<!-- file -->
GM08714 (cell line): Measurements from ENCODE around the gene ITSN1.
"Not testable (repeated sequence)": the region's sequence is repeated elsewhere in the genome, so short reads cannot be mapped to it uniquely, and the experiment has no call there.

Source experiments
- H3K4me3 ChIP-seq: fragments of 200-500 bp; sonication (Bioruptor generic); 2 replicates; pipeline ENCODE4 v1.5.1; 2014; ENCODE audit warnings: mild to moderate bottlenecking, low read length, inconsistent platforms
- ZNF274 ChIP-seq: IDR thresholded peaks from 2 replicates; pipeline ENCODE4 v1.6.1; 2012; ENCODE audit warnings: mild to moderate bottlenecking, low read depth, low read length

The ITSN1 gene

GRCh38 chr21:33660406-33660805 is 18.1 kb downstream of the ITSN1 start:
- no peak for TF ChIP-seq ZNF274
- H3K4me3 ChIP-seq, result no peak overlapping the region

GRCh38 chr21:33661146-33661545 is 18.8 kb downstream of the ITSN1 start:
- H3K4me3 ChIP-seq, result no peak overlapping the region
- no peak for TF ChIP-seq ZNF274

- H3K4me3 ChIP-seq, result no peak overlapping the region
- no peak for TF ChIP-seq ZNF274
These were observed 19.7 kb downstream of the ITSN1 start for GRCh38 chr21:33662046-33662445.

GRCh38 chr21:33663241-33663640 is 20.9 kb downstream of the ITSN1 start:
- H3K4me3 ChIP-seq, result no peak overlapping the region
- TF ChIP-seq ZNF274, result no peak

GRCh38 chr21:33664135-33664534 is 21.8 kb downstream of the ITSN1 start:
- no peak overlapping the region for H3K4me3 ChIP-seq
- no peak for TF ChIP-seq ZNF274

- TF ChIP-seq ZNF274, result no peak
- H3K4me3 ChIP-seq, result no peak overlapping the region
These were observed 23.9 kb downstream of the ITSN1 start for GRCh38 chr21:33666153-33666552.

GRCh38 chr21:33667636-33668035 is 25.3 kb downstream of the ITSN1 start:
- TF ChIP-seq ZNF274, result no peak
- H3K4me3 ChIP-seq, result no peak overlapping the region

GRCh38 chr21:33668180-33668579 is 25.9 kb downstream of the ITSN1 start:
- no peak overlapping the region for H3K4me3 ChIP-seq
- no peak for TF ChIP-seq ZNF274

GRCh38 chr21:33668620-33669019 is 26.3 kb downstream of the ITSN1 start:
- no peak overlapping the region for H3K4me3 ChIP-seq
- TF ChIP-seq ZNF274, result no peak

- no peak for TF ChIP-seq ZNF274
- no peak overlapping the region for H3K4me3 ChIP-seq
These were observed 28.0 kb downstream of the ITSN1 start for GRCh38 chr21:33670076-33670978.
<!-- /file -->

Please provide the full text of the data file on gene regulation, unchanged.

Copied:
GM08714 (cell line): Measurements from ENCODE around the gene ITSN1.
"Not testable (repeated sequence)": the region's sequence is repeated elsewhere in the genome, so short reads cannot be mapped to it uniquely, and the experiment has no call there.

Source experiments
- H3K4me3 ChIP-seq: fragments of 200-500 bp; sonication (Bioruptor generic); 2 replicates; pipeline ENCODE4 v1.5.1; 2014; ENCODE audit warnings: mild to moderate bottlenecking, low read length, inconsistent platforms
- ZNF274 ChIP-seq: IDR thresholded peaks from 2 replicates; pipeline ENCODE4 v1.6.1; 2012; ENCODE audit warnings: mild to moderate bottlenecking, low read depth, low read length

The ITSN1 gene

GRCh38 chr21:33660406-33660805 is 18.1 kb downstream of the ITSN1 start:
- no peak for TF ChIP-seq ZNF274
- H3K4me3 ChIP-seq, result no peak overlapping the region

GRCh38 chr21:33661146-33661545 is 18.8 kb downstream of the ITSN1 start:
- H3K4me3 ChIP-seq, result no peak overlapping the region
- no peak for TF ChIP-seq ZNF274

- H3K4me3 ChIP-seq, result no peak overlapping the region
- no peak for TF ChIP-seq ZNF274
These were observed 19.7 kb downstream of the ITSN1 start for GRCh38 chr21:33662046-33662445.

GRCh38 chr21:33663241-33663640 is 20.9 kb downstream of the ITSN1 start:
- H3K4me3 ChIP-seq, result no peak overlapping the region
- TF ChIP-seq ZNF274, result no peak

GRCh38 chr21:33664135-33664534 is 21.8 kb downstream of the ITSN1 start:
- no peak overlapping the region for H3K4me3 ChIP-seq
- no peak for TF ChIP-seq ZNF274

- TF ChIP-seq ZNF274, result no peak
- H3K4me3 ChIP-seq, result no peak overlapping the region
These were observed 23.9 kb downstream of the ITSN1 start for GRCh38 chr21:33666153-33666552.

GRCh38 chr21:33667636-33668035 is 25.3 kb downstream of the ITSN1 start:
- TF ChIP-seq ZNF274, result no peak
- H3K4me3 ChIP-seq, result no peak overlapping the region

GRCh38 chr21:33668180-33668579 is 25.9 kb downstream of the ITSN1 start:
- no peak overlapping the region for H3K4me3 ChIP-seq
- no peak for TF ChIP-seq ZNF274

GRCh38 chr21:33668620-33669019 is 26.3 kb downstream of the ITSN1 start:
- no peak overlapping the region for H3K4me3 ChIP-seq
- TF ChIP-seq ZNF274, result no peak

- no peak for TF ChIP-seq ZNF274
- no peak overlapping the region for H3K4me3 ChIP-seq
These were observed 28.0 kb downstream of the ITSN1 start for GRCh38 chr21:33670076-33670978.